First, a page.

Wednesday , June 20, 2018 - 12:42 PM
Last week I did something crazy — I took a day off. My oldest daughter, Paige, and I went up to Park City to spend a girls’ day at the pool with my youngest daughter’s soon-to-be mother-in-law and her daughters. (The wedding is this week!) The surprise of the day was baby Jack who had his pool time and then settled into his stroller in the shade with a single baby toy. He played quietly and then dozed off.
Paige was captivated by Jack’s ability to entertain himself. She is a special education teacher who will be starting at the Utah Schools for the Deaf and the Blind in Salt Lake City this summer, after finishing a masters program in deaf and blind education. She has also been teaching special ed preschool in the Jordan School District for the past two years.
“What’s the secret?” Paige asked Jack’s mom, Beth. “No phones!” she said with a laugh. We all agreed that the no-phone policy (and no screens of any kind) was a smart thing to do, and Paige had research to back up our consensus.
According to research reported at last year’s Pediatric Academic Societies Meeting by Catherine Birken, a staff pediatrician and scientist at The Hospital for Sick Children in Toronto, very young children — between the ages of 6 months and 2 years — who use handheld screens before they begin to talk may be at a higher risk for speech delays.
Her team found that the more screen time a child’s parent reported, the more likely the child was to have expressive speech delays. (Expressive speech delays can be simply defined as talking as opposed to using gestures.) The average reported screen time was 28 minutes a day by the time a child reached the age of 18 months — about the time for a quick run through the grocery store where it’s common to see a phone in the hands of a baby while mom or dad ticks through their shopping list.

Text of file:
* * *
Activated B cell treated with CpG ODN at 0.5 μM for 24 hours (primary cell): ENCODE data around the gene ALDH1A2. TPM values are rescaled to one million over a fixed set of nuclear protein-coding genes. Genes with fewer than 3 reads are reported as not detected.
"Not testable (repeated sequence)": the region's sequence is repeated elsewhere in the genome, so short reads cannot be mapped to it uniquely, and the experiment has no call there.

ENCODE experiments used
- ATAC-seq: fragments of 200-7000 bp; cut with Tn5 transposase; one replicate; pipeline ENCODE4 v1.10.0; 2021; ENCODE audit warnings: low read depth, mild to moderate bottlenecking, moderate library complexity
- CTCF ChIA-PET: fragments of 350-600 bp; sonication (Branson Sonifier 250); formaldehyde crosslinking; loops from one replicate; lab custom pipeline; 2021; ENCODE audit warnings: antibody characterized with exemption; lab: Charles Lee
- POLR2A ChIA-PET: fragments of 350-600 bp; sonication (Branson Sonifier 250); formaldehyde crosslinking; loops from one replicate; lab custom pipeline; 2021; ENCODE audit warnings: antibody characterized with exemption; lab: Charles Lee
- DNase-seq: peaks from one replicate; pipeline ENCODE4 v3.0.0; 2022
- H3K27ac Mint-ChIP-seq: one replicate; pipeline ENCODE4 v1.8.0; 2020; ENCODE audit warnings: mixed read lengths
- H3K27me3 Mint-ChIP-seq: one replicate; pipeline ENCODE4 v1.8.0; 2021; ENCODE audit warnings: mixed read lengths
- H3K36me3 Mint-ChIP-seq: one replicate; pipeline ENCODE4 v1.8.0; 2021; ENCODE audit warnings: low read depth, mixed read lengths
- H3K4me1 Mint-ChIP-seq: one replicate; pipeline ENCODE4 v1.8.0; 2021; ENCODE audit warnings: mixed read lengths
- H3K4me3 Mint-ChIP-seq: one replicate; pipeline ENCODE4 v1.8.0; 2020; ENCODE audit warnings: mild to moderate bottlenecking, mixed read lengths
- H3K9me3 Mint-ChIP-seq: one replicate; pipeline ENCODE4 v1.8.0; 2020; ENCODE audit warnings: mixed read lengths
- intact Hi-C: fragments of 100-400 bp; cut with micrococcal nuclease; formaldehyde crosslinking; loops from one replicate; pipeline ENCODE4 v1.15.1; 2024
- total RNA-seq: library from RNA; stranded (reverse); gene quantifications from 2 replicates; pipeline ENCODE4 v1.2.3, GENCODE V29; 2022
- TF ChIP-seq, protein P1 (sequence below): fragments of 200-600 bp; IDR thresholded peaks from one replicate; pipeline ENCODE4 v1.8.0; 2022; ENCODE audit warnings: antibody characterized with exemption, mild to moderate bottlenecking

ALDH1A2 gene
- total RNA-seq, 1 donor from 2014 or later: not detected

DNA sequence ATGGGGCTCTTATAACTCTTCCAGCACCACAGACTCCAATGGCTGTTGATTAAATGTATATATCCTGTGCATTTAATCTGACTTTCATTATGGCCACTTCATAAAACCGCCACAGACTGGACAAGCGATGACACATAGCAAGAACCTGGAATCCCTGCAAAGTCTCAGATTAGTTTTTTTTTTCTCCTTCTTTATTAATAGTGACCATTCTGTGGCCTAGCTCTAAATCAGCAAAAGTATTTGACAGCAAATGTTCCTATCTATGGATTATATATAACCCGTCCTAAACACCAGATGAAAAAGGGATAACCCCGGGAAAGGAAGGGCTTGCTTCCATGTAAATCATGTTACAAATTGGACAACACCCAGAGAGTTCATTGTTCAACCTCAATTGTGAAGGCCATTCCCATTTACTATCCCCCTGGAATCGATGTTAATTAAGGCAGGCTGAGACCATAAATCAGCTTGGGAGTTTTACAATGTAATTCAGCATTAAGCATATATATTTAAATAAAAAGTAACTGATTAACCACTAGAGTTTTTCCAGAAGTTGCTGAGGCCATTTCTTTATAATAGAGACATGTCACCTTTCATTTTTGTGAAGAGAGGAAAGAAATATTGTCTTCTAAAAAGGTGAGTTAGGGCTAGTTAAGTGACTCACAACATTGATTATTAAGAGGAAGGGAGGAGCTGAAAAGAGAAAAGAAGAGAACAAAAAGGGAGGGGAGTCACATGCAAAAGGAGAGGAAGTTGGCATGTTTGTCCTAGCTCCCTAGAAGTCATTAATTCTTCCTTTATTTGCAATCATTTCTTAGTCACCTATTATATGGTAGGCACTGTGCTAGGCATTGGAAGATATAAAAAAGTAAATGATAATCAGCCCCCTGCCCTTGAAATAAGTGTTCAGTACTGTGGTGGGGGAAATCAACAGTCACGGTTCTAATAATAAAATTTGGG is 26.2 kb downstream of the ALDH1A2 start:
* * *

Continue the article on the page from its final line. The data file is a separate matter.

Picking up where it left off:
Each 30-minute increase in handheld screen time translated into a 49 percent increased risk of expressive speech delay. That’s a pretty compelling reason to find an alternative, non-electronic way to keep your baby happy.
That’s only half of Beth’s strategy. She has also restricted her phone time. From the time Jack wakes up in the morning until he goes to sleep at night, Beth uses her phone for calls only. To avoid the temptation of all of her favorite apps like Instagram, she put them in a folder on the second page of her phone — out of sight, out of mind. When the baby is down for the night, she can check her apps. She’s building healthy habits for herself and her family.
For older children, the effects of too much screen time are well documented. But it’s not always the kids who are spending too much time in front of a screen. In a 2015 global study of 6,000 8- to 13-year-olds commissioned by AVG Technologies, 54 percent of the kids thought their parents spent too much time on their phones. And 32 percent of those said they felt unimportant when their parents got distracted by their phones.
Lead by example. When children are around, put your phone away. In fact, it’s a good idea to put your phone away when anyone is around because no one wants to feel unimportant.
To help cut down on your own screen time, Apple will introduce a new suite of features appropriately called Screen Time this fall when it releases iOS12. You’ll be able to turn on Down Time, which will limit your phone to calls, messages and FaceTime by default. Use App Limits to limit how long you can use categories of apps like games, entertainment and social networking. You will also be able to have different limits on certain days. For instance, if Saturday and Sunday are devoted to family time, you can decrease the allowable time for these distracting apps. And if your family’s phones are connected, parents will be able to remotely set these same limits on the kids’ phones.
Leslie Meredith has been writing about and reviewing personal technology for the past eight years. She has designed and manages several international websites and now runs the marketing for a global events company. As a mom of four, value, usefulness and online safety take priority. Have a question? Email Leslie at firstname.lastname@example.org.
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